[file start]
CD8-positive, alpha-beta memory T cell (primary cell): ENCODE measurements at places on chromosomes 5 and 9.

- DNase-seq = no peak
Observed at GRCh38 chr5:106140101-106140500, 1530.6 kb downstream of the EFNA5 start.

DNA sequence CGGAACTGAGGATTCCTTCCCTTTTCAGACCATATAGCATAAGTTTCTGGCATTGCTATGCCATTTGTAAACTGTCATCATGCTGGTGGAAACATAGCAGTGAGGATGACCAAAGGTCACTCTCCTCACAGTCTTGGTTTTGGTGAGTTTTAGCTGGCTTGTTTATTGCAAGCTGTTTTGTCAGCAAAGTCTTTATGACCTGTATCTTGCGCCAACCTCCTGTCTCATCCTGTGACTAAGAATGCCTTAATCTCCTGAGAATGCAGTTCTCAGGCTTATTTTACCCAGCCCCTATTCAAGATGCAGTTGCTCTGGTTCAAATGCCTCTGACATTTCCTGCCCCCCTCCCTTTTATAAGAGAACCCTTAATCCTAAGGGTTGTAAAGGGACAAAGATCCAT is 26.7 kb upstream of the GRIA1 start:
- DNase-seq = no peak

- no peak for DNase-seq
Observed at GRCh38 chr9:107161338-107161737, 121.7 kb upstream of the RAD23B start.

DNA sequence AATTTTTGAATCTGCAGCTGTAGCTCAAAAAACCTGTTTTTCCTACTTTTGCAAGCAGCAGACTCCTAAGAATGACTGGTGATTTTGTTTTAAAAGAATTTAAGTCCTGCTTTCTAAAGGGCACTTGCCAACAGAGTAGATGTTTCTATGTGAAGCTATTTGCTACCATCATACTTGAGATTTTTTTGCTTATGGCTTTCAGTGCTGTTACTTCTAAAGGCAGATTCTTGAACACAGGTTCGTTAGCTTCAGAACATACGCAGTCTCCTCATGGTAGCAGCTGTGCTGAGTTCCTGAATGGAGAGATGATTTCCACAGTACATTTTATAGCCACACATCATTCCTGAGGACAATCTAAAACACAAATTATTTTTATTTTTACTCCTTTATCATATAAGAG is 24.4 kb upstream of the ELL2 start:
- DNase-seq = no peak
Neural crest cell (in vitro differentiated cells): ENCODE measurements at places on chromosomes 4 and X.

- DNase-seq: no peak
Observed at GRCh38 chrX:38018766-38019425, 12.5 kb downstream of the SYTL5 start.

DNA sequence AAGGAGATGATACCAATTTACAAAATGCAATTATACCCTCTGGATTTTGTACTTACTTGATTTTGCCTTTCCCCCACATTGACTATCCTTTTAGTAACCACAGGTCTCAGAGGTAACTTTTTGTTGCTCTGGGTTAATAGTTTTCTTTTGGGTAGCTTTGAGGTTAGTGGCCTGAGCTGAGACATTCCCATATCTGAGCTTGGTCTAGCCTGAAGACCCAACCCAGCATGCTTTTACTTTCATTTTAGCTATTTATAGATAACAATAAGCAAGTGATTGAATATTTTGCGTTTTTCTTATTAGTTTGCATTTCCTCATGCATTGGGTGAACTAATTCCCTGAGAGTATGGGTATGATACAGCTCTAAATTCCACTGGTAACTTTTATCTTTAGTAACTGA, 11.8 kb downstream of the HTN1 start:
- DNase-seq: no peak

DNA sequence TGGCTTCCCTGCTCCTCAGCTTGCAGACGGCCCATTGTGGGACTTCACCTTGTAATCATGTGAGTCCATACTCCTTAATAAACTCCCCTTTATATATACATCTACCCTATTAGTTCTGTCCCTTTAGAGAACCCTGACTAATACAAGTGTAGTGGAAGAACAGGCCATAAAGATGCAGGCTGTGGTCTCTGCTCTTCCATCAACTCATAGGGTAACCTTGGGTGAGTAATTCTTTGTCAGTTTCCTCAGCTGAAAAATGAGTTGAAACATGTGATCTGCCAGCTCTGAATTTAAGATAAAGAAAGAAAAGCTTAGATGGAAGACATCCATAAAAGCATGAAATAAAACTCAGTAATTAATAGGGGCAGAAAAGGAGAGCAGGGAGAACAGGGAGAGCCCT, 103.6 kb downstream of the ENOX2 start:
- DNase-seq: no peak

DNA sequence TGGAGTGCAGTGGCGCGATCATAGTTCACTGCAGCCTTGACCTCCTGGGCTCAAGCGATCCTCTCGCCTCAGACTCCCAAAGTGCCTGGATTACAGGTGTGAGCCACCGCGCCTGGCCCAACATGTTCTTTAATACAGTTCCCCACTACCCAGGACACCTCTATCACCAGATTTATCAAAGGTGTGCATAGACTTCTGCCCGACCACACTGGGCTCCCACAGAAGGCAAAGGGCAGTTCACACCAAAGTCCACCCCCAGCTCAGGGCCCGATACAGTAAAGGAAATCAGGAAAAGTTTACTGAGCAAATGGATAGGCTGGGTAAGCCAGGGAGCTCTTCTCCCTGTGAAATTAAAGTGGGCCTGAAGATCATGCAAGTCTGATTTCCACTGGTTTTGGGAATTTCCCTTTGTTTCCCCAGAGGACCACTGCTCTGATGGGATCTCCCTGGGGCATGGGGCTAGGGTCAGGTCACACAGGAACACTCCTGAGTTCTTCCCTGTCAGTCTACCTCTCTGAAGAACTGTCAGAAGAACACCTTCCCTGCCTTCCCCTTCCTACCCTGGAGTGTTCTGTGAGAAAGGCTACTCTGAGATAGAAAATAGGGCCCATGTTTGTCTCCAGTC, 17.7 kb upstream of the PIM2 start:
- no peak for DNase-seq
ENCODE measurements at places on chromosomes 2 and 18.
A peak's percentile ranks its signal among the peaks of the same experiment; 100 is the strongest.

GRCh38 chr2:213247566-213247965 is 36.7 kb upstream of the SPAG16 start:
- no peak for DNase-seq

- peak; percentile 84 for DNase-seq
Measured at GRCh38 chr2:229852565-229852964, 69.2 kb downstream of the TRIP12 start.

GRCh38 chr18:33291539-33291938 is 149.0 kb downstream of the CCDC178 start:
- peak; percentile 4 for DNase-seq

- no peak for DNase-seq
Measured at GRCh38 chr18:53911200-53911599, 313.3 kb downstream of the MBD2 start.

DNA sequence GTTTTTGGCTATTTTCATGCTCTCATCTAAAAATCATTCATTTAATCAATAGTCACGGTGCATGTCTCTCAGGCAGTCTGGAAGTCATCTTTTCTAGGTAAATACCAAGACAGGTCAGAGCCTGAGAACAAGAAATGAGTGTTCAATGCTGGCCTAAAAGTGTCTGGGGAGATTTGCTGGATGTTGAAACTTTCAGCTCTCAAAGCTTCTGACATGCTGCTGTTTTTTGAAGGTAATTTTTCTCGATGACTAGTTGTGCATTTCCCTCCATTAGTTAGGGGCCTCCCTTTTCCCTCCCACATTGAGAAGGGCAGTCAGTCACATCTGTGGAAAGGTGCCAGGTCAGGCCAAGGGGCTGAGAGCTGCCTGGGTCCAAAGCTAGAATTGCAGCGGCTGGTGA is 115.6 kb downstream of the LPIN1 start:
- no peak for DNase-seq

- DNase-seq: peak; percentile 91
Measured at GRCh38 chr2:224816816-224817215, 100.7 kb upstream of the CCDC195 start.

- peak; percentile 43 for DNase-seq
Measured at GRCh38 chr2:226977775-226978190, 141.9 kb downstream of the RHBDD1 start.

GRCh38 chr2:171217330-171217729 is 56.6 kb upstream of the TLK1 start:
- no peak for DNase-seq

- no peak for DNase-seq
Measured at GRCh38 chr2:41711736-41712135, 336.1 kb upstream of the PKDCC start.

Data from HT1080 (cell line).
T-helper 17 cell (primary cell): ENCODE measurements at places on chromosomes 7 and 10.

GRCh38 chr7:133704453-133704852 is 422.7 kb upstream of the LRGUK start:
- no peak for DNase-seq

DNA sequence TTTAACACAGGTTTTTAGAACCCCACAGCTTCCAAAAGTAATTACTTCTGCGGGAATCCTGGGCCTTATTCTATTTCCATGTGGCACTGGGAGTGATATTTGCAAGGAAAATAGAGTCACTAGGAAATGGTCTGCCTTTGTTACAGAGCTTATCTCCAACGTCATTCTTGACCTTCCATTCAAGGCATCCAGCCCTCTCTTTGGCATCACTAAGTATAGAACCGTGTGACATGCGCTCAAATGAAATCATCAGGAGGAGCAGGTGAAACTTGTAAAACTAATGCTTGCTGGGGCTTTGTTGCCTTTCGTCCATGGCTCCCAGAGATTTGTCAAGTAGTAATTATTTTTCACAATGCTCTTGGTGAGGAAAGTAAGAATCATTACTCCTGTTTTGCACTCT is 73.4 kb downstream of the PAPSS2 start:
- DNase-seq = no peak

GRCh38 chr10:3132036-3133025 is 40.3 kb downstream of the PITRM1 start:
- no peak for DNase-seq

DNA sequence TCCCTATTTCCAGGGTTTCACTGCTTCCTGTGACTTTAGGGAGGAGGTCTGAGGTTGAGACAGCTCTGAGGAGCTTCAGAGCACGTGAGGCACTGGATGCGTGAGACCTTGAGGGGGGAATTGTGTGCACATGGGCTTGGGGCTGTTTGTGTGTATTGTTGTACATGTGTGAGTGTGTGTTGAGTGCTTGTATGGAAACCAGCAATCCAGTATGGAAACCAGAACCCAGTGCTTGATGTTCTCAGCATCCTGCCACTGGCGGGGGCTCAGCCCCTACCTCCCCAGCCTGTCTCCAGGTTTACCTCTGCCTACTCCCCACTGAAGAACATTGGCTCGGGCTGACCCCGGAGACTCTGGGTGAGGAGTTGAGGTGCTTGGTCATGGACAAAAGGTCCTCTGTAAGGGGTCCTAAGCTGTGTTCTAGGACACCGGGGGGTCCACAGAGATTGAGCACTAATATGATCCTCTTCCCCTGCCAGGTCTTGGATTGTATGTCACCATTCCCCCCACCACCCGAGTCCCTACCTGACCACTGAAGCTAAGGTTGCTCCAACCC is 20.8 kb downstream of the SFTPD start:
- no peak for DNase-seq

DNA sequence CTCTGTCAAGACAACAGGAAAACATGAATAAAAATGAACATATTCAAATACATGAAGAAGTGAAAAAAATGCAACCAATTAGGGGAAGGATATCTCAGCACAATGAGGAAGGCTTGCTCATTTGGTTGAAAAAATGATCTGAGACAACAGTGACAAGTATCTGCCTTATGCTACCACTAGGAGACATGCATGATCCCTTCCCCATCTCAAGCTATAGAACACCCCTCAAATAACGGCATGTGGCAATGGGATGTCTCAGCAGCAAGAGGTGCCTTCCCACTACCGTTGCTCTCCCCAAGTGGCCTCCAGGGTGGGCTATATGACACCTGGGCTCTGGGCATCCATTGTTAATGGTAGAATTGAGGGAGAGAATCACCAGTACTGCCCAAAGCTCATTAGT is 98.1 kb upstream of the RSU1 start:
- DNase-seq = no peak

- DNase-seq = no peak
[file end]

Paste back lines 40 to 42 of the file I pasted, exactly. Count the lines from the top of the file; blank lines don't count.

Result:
T-helper 17 cell (primary cell): ENCODE measurements at places on chromosomes 7 and 10.

GRCh38 chr7:133704453-133704852 is 422.7 kb upstream of the LRGUK start:
- no peak for DNase-seq